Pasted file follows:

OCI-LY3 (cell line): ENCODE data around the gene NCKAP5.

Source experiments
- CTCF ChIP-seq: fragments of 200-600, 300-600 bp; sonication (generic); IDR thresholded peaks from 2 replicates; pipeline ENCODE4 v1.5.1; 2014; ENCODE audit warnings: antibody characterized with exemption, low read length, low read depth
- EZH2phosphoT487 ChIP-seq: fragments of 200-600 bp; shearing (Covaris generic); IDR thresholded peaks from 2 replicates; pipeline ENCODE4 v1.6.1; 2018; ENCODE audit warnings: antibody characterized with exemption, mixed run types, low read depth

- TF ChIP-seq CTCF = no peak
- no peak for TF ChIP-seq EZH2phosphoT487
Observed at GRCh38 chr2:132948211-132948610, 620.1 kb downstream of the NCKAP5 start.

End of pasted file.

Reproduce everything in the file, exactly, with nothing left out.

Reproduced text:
OCI-LY3 (cell line): ENCODE data around the gene NCKAP5.

Source experiments
- CTCF ChIP-seq: fragments of 200-600, 300-600 bp; sonication (generic); IDR thresholded peaks from 2 replicates; pipeline ENCODE4 v1.5.1; 2014; ENCODE audit warnings: antibody characterized with exemption, low read length, low read depth
- EZH2phosphoT487 ChIP-seq: fragments of 200-600 bp; shearing (Covaris generic); IDR thresholded peaks from 2 replicates; pipeline ENCODE4 v1.6.1; 2018; ENCODE audit warnings: antibody characterized with exemption, mixed run types, low read depth

- TF ChIP-seq CTCF = no peak
- no peak for TF ChIP-seq EZH2phosphoT487
Observed at GRCh38 chr2:132948211-132948610, 620.1 kb downstream of the NCKAP5 start.